Physical layer modeling Of WiMAX systems in NS2

Authors
Doria, David L
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Other Contributors
Kalyanaraman, Shivkumar
Issue Date
2008-05
Keywords
Electrical engineering
Degree
MS
Terms of Use
Attribution-NonCommercial-NoDerivs 3.0 United States
This electronic version is a licensed copy owned by Rensselaer Polytechnic Institute, Troy, NY. Copyright of original work retained by author.
Full Citation
Abstract
The Network Simulator 2 (NS2) is a commonly used software package for simulating traffic over a network. An extensive set of protocols are supported including TCP, UDP, many different routing and MAC protocols, and 802.11. The purpose of this project is to create a WiMAX module for NS2, enabling simulations of broadband wireless networks. The project has three main components: physical layer modeling, MAC layer modeling, and scheduling. This thesis details the design of the physical layer model. A model of a typical wireless channel is created and integrated into NS2. The model captures several key parameters of a typical scenario such as mobile velocity, scattering environment type, and distance from the base station. The behavior of OFDM and OFDMA transmissions over such channels in simulated. This channel model was extended to include the situation of several transmit and receive antennas (MIMO). Throughout the design, the goal was to create a model in such a way that a significant portion of the computations can be performed offline. This ensures the speed of the NS2 simulation was not noticeably reduced. The intended use of this simulator is for perspective WiMAX clients to get an idea of how a WiMAX system would perform given their specific situation. It also serves a base model of broadband wireless networking in NS2 that can be expanded upon by future academic and industry researchers.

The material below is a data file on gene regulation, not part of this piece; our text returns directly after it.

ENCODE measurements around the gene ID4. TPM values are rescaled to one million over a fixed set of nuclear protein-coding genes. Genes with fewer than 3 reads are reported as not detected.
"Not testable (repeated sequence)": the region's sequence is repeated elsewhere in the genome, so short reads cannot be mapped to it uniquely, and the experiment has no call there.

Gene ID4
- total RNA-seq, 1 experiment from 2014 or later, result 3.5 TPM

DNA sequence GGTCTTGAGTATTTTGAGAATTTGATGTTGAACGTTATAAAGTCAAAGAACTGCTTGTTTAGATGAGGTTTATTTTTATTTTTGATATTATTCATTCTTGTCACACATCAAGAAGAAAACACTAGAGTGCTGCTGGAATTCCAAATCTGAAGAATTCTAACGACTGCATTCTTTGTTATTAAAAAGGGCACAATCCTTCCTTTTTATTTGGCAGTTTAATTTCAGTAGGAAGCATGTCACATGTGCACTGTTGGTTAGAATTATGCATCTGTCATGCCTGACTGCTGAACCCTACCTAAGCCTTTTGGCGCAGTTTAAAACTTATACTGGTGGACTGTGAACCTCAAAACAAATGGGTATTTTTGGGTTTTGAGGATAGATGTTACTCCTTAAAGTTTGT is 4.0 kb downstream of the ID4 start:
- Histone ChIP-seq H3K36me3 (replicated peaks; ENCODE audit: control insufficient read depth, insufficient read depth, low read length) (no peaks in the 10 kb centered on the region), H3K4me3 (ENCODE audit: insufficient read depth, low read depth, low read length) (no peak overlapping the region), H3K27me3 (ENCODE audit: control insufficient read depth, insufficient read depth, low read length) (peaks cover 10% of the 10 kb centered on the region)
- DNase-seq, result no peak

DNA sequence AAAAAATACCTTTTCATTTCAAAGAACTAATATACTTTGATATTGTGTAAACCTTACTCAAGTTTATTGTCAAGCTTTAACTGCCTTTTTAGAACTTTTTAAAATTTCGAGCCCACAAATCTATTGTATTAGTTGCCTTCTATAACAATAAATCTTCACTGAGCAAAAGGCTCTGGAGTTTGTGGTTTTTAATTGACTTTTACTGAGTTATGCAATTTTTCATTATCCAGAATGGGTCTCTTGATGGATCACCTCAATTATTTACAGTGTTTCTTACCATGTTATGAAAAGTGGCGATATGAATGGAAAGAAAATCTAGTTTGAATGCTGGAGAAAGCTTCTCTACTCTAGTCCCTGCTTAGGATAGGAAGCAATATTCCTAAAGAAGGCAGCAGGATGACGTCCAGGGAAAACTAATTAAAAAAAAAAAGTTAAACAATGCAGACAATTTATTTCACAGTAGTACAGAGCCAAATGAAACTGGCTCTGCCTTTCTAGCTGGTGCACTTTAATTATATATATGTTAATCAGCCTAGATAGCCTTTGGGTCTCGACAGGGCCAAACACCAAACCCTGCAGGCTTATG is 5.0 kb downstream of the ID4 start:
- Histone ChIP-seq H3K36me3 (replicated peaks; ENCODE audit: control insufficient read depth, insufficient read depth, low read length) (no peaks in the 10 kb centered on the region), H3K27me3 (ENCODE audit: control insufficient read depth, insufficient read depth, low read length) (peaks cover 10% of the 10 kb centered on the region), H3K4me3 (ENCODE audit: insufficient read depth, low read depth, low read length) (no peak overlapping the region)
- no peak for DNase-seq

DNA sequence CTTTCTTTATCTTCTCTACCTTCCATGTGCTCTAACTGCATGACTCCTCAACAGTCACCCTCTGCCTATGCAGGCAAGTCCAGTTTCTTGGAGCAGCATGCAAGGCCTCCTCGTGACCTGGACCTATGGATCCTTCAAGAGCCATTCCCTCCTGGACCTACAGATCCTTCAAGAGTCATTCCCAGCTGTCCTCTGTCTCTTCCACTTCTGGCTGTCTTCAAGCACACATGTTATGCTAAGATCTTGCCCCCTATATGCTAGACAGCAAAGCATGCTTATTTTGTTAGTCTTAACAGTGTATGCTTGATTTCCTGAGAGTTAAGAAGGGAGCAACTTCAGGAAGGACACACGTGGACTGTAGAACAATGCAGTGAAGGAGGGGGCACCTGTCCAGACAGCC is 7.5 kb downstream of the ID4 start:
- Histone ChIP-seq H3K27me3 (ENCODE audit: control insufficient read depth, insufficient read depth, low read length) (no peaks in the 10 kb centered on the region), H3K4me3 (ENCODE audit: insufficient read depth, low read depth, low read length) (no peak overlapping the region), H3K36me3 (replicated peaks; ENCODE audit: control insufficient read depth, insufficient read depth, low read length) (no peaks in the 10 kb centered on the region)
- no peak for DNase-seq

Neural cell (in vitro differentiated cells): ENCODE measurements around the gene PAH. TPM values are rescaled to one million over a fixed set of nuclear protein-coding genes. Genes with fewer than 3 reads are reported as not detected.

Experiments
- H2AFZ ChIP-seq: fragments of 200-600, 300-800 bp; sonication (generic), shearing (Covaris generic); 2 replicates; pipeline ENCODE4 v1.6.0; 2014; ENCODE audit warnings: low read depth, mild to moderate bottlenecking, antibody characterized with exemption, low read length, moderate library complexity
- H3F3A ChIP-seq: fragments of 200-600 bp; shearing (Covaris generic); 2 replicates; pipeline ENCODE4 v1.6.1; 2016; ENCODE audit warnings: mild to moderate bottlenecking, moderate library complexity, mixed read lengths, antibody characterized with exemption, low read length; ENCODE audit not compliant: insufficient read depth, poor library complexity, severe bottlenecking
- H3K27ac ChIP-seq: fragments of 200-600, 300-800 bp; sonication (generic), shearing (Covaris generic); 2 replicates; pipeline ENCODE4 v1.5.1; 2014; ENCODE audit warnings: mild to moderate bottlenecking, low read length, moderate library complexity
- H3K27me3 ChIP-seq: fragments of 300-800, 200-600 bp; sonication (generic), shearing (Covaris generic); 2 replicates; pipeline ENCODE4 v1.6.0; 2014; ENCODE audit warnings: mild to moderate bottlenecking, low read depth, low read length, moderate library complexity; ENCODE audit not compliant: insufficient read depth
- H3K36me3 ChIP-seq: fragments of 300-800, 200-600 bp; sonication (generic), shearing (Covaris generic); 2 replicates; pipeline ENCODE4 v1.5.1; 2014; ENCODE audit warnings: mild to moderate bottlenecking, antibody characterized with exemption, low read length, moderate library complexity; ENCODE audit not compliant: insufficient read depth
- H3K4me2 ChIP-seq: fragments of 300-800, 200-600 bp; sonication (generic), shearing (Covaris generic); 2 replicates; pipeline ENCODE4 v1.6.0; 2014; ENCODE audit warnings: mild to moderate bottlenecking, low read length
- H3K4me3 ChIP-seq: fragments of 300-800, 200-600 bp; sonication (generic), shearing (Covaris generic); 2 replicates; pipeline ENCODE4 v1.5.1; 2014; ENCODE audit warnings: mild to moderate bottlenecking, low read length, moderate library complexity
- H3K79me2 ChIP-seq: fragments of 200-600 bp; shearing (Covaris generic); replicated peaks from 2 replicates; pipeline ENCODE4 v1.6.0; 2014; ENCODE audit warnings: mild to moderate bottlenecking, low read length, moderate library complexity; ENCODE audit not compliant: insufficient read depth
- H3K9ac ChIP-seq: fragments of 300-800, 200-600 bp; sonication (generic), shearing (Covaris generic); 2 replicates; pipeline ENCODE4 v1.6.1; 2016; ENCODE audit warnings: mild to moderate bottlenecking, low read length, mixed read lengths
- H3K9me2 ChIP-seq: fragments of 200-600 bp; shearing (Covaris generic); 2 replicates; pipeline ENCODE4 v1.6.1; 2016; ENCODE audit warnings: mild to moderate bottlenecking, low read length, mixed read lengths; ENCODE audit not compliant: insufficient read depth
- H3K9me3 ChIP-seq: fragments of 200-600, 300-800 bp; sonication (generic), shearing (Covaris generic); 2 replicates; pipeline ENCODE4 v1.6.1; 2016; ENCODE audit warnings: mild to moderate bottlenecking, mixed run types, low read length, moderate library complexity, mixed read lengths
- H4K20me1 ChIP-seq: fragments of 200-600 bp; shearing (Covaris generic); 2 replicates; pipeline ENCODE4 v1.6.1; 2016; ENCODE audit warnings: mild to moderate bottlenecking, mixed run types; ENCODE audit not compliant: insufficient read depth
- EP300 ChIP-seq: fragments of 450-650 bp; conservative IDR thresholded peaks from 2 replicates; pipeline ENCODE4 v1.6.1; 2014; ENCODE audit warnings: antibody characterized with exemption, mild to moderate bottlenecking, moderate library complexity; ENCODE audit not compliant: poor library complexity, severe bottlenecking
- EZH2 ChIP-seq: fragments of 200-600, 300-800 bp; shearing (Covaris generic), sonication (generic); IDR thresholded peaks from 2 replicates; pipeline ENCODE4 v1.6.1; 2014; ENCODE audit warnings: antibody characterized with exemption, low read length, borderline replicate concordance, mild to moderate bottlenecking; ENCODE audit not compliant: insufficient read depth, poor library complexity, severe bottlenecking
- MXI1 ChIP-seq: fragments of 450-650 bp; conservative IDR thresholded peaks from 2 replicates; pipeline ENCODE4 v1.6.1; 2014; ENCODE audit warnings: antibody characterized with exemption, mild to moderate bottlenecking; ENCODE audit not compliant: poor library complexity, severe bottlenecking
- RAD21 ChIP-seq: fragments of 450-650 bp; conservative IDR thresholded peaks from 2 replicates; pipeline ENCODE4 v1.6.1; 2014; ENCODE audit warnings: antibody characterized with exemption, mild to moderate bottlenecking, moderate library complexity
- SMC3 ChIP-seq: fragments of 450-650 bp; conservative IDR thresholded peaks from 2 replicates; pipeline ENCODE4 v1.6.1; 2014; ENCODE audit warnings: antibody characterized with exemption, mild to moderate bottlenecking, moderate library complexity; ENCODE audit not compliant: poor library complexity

Description
May 2008
School of Engineering
Department
Dept. of Electrical, Computer, and Systems Engineering
Publisher
Rensselaer Polytechnic Institute, Troy, NY
Relationships
Rensselaer Theses and Dissertations Online Collection
Access
CC BY-NC-ND. Users may download and share copies with attribution in accordance with a Creative Commons Attribution-Noncommercial-No Derivative Works 3.0 License. No commercial use or derivatives are permitted without the explicit approval of the author.